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Rutland Information Service

Personal Budgets in Rutland

Education, Health and Care Plans - Personal Budgets in Rutland

Children and young people with special educational needs and disabilities (SEND) are entitled to have their assessed needs met. These needs may have been assessed through the Education, Health and Care (EHC) assessment which will include an assessment of educational, social care and/or health needs.

The assessment process will determine whether an Education, Health and Care Plan (EHCP) is required. An EHCP will define the intervention, support or provision required to meet the needs of the child or young person, as well as stating the desired outcomes. Some help, support and services can then be provided through a Personal Budget.

What is a Personal Budget?

A Personal Budget is the notional amount of money identified by the local authority and/or the health authority that is needed to meet the identified needs of an individual child or young person in his or her EHCP. Once the intervention, support or provision has been agreed, a notional monetary value is then assigned to provide this. This value is personalised to each child or young person and details of the Personal Budget will be included in Section J of the draft EHCP.

How would I receive a Personal Budget?

Personal budgets are provided in two ways,

  1. Notional Budgets: The local authority and public health hold the funds and buys the help, support or services specified in the EHCP. This is essentially what happens in the vast majority of cases, but it may now be possible to provide specific information about the amount of funding available and how it is to be used. This may for example include the placement details.
  2. Direct Payments: Parent/carer (or the young person if over 18), receive part of the funds to purchase and manage certain services themselves. The Aiming High Short Breaks Scheme is an example of a personal budget received in this way, as this funding is paid as a direct payment. Amounts must be set at a level that will secure the service and outcomes specified for the child or young person, for which the payment has been agreed. Funds can also be paid to and managed by an individual or organisation on behalf of the child’s parent/carer or the young person.

In most cases the intervention, support and / or provision will be sourced using a combination of these 2 methods.

What is a Personal Budget used for?
Personal Budgets are used to secure help, support or services that are agreed and written in a child or young person’s EHCP. The agreed help, support and services are put in place to achieve progress and positive outcomes for a child or young person. This could, for example, be support from a Personal Assistant to develop independence or mileage expenses for parents to take their child to school.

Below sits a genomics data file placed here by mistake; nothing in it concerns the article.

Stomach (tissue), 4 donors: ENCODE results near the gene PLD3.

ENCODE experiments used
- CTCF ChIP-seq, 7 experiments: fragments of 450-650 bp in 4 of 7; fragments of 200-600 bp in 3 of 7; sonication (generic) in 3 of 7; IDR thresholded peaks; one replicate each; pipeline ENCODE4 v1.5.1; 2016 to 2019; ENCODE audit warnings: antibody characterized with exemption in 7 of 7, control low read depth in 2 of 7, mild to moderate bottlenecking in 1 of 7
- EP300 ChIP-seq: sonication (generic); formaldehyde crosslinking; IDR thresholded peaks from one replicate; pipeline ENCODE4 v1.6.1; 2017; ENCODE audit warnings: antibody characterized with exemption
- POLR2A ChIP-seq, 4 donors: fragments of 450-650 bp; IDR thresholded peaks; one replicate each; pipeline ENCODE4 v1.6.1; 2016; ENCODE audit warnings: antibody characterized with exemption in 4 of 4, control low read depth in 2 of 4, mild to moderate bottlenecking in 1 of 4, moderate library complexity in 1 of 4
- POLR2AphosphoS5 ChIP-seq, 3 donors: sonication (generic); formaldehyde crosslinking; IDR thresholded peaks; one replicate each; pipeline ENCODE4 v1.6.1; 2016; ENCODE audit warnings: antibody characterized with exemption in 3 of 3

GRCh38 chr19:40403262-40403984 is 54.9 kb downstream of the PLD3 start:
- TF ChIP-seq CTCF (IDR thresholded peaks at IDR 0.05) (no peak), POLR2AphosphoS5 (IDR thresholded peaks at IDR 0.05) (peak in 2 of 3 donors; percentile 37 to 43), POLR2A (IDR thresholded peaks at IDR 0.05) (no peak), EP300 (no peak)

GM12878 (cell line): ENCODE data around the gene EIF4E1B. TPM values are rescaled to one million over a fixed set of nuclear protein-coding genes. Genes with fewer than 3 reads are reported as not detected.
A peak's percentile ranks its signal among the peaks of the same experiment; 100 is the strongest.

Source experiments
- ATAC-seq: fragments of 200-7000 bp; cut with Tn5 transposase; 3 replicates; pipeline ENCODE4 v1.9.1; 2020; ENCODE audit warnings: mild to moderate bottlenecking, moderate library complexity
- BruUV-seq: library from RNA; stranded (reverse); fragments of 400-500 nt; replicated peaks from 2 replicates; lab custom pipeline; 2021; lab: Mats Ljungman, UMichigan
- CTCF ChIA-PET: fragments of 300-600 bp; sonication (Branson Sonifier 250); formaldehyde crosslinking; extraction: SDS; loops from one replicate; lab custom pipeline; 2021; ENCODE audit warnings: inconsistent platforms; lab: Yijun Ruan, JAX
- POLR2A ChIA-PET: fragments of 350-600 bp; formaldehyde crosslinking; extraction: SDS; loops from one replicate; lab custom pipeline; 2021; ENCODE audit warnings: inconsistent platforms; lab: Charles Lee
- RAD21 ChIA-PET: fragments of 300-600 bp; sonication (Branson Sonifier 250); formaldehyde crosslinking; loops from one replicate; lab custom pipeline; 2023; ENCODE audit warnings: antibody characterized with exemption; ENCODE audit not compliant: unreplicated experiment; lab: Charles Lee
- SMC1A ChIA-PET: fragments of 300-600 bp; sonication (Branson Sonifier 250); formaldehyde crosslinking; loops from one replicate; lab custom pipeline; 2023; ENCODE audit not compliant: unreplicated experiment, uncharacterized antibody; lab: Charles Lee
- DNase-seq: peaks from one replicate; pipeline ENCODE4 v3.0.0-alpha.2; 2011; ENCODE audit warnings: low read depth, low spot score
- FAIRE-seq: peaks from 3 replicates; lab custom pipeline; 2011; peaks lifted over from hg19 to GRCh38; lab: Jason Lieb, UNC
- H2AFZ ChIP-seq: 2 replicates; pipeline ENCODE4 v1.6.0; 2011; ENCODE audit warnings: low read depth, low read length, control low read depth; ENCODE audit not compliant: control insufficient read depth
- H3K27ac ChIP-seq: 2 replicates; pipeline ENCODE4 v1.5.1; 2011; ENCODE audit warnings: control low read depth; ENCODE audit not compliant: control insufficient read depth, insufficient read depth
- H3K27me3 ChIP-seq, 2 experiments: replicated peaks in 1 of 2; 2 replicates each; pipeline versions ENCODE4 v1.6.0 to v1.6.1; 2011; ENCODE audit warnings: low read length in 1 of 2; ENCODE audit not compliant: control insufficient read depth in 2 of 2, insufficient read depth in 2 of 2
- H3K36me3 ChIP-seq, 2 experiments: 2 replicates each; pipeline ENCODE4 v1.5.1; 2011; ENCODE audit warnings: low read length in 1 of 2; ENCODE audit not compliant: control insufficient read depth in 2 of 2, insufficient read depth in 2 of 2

What can be included in a Personal Budget?

Personal Budgets may be used to secure the three different elements of an EHCP. They can include a value for education, health and social care provision.

However, not all children and young people will be allocated individual amounts of funding for each intervention, support or provision as it may not always be possible to identify an amount of money that applies to a single individual for a specific service. In many cases, support will be provided as part of a larger budget or contract which cannot be separated out. For example, large contracts for such services such as Speech and Language (SALT) may be in place with the NHS, a school or college.

Even where funding can be identified, it may not always be possible to provide this as a Direct Payment without having a negative effect on the ability of those services to support other children and young people with SEND.  This may be where a large agreement is in place with a service provider to gain best value for money for a number of children.

In such instances, the SEND Case Officer and the relevant partner will consider if a Notional Budget can be identified and /or if a Direct Payment is possible. The SEND Code of Practice also states that the cost of a school or college placement is not available as a direct payment.

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